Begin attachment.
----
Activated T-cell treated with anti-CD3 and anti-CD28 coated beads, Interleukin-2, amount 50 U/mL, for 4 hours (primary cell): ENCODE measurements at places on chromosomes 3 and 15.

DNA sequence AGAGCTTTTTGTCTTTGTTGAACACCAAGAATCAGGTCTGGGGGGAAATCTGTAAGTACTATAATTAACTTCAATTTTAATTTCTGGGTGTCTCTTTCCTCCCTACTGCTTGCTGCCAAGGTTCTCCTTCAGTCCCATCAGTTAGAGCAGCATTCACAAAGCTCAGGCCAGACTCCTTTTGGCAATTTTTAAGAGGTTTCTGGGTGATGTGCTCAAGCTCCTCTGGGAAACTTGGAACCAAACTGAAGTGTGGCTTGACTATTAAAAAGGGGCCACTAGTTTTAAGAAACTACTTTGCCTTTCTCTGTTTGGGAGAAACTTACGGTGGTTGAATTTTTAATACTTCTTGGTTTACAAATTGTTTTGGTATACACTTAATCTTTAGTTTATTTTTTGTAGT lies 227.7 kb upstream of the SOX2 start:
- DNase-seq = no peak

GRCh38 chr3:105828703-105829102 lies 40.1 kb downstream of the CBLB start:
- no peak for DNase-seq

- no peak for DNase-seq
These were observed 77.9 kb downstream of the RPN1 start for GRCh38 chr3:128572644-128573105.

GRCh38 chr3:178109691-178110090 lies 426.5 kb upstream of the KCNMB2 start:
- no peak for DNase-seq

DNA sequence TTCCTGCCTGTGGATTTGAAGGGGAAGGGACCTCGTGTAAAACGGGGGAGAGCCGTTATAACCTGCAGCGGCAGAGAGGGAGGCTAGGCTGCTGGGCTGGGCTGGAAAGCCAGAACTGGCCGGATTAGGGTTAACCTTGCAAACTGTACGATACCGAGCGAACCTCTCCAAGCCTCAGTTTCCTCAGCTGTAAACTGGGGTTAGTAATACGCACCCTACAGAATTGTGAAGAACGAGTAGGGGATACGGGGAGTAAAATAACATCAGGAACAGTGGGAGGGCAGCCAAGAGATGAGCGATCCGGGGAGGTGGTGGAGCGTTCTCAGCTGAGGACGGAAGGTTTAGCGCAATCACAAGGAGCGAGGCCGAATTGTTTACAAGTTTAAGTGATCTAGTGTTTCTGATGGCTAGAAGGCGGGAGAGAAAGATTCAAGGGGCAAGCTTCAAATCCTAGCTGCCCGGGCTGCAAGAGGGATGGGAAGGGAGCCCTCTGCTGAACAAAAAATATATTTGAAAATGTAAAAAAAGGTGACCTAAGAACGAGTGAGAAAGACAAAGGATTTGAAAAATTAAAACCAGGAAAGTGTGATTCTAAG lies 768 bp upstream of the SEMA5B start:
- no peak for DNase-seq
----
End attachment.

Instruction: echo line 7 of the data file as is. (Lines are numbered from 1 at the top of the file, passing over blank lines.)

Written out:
These were observed 77.9 kb downstream of the RPN1 start for GRCh38 chr3:128572644-128573105.